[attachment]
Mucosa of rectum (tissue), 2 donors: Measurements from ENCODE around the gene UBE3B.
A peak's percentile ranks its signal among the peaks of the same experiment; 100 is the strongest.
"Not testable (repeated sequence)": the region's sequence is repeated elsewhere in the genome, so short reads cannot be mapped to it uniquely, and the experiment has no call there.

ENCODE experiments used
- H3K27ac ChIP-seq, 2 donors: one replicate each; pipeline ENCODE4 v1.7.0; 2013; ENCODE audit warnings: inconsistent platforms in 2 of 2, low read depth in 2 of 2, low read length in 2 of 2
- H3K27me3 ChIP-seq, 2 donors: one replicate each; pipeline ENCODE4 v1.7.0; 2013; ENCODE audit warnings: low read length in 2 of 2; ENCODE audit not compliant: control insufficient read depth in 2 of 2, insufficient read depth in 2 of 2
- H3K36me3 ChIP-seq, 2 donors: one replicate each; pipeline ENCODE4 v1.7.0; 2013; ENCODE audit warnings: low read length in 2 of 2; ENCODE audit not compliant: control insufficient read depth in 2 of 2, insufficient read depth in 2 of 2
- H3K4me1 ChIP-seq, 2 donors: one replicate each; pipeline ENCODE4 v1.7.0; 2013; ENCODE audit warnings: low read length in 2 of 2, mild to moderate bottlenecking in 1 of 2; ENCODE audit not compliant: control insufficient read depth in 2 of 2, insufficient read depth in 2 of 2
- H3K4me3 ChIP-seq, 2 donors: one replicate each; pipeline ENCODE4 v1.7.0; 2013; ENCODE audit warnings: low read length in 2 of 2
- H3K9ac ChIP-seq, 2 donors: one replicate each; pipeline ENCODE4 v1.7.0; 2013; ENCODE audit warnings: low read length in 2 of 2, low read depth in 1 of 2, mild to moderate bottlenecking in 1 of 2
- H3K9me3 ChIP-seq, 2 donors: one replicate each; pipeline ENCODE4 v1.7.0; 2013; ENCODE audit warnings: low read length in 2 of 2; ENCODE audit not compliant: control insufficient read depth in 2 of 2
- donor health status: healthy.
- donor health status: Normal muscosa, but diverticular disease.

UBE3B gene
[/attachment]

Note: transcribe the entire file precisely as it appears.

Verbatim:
Mucosa of rectum (tissue), 2 donors: Measurements from ENCODE around the gene UBE3B.
A peak's percentile ranks its signal among the peaks of the same experiment; 100 is the strongest.
"Not testable (repeated sequence)": the region's sequence is repeated elsewhere in the genome, so short reads cannot be mapped to it uniquely, and the experiment has no call there.

ENCODE experiments used
- H3K27ac ChIP-seq, 2 donors: one replicate each; pipeline ENCODE4 v1.7.0; 2013; ENCODE audit warnings: inconsistent platforms in 2 of 2, low read depth in 2 of 2, low read length in 2 of 2
- H3K27me3 ChIP-seq, 2 donors: one replicate each; pipeline ENCODE4 v1.7.0; 2013; ENCODE audit warnings: low read length in 2 of 2; ENCODE audit not compliant: control insufficient read depth in 2 of 2, insufficient read depth in 2 of 2
- H3K36me3 ChIP-seq, 2 donors: one replicate each; pipeline ENCODE4 v1.7.0; 2013; ENCODE audit warnings: low read length in 2 of 2; ENCODE audit not compliant: control insufficient read depth in 2 of 2, insufficient read depth in 2 of 2
- H3K4me1 ChIP-seq, 2 donors: one replicate each; pipeline ENCODE4 v1.7.0; 2013; ENCODE audit warnings: low read length in 2 of 2, mild to moderate bottlenecking in 1 of 2; ENCODE audit not compliant: control insufficient read depth in 2 of 2, insufficient read depth in 2 of 2
- H3K4me3 ChIP-seq, 2 donors: one replicate each; pipeline ENCODE4 v1.7.0; 2013; ENCODE audit warnings: low read length in 2 of 2
- H3K9ac ChIP-seq, 2 donors: one replicate each; pipeline ENCODE4 v1.7.0; 2013; ENCODE audit warnings: low read length in 2 of 2, low read depth in 1 of 2, mild to moderate bottlenecking in 1 of 2
- H3K9me3 ChIP-seq, 2 donors: one replicate each; pipeline ENCODE4 v1.7.0; 2013; ENCODE audit warnings: low read length in 2 of 2; ENCODE audit not compliant: control insufficient read depth in 2 of 2
- donor health status: healthy.
- donor health status: Normal muscosa, but diverticular disease.

UBE3B gene